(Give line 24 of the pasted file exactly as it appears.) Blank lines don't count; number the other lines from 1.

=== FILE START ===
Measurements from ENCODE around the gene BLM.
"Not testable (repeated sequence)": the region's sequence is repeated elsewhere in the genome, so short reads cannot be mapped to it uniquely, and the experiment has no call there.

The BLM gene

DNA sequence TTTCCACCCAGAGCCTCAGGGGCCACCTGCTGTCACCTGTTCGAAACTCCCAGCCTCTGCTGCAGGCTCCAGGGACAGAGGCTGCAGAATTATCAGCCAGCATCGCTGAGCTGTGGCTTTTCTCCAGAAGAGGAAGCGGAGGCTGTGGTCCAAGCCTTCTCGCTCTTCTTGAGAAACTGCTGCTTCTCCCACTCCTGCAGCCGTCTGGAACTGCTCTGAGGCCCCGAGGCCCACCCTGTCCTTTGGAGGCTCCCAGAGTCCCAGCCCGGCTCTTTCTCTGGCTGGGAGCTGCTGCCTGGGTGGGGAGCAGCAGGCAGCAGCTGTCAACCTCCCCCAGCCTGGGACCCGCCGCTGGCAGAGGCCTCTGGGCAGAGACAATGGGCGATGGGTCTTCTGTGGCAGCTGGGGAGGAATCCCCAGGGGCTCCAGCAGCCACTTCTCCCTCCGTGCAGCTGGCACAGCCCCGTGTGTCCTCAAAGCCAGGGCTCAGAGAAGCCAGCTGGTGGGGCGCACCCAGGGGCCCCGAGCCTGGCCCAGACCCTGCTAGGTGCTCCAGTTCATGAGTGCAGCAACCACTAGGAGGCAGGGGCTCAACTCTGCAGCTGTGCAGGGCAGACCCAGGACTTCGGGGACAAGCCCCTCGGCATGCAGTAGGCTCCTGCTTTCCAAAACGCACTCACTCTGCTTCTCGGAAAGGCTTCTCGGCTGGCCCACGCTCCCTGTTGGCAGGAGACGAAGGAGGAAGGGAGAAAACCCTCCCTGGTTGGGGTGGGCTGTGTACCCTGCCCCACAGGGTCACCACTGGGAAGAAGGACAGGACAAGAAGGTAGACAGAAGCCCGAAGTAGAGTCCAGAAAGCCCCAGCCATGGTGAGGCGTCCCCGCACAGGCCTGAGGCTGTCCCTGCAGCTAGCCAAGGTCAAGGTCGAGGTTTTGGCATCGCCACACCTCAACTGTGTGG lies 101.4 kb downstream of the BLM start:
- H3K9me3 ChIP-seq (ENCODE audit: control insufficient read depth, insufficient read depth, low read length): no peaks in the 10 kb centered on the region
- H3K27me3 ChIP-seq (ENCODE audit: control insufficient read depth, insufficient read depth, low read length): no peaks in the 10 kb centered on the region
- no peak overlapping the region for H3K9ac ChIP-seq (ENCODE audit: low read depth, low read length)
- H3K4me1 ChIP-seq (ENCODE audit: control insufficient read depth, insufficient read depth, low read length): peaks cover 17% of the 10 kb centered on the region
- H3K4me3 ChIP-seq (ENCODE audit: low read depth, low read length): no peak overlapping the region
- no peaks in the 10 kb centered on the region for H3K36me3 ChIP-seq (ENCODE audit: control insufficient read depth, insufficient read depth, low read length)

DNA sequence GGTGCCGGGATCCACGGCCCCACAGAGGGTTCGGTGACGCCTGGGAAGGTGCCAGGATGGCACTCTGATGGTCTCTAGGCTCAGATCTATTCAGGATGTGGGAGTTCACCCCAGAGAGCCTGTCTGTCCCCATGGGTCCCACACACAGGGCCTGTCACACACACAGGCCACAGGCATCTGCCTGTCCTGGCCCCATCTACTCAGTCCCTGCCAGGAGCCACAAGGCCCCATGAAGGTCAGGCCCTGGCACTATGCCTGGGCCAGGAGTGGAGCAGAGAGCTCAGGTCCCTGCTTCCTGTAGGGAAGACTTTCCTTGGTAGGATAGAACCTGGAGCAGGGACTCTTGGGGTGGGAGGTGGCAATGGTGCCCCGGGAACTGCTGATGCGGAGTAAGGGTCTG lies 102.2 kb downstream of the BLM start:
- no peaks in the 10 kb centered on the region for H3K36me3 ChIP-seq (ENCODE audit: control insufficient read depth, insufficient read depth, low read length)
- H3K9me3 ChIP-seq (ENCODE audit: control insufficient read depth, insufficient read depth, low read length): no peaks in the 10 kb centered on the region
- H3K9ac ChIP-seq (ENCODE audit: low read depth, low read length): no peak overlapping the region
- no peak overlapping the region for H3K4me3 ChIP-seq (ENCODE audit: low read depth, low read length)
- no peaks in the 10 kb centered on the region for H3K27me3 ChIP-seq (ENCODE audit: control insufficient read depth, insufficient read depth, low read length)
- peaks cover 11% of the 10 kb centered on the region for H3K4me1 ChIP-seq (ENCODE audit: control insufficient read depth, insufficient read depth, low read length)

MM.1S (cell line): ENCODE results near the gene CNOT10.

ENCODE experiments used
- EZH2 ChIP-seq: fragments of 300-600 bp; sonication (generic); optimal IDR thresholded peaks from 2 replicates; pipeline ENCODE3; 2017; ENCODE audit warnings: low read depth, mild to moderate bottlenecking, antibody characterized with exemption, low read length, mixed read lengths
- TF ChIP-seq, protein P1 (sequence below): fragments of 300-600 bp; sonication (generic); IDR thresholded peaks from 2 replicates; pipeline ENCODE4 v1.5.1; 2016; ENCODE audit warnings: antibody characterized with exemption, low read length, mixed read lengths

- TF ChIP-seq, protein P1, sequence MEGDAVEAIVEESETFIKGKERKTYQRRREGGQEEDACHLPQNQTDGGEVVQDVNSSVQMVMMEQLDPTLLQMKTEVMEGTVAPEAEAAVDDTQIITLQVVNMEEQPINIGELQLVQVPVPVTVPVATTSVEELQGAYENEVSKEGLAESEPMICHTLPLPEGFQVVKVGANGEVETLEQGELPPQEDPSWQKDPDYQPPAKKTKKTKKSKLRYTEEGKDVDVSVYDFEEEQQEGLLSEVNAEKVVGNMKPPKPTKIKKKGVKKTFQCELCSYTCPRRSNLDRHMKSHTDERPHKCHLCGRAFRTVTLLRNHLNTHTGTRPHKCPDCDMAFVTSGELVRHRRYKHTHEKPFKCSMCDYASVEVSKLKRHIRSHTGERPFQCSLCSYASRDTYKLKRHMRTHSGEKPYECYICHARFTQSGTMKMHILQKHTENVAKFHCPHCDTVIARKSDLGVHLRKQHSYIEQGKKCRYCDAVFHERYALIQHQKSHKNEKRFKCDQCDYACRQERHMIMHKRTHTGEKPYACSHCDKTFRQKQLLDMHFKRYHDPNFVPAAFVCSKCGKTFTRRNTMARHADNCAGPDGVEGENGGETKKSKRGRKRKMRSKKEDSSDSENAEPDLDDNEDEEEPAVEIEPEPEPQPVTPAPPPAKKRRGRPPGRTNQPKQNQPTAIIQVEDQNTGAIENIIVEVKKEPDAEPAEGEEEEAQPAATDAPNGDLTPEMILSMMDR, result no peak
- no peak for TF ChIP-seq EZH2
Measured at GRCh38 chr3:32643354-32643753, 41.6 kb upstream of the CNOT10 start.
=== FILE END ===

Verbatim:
Measured at GRCh38 chr3:32643354-32643753, 41.6 kb upstream of the CNOT10 start.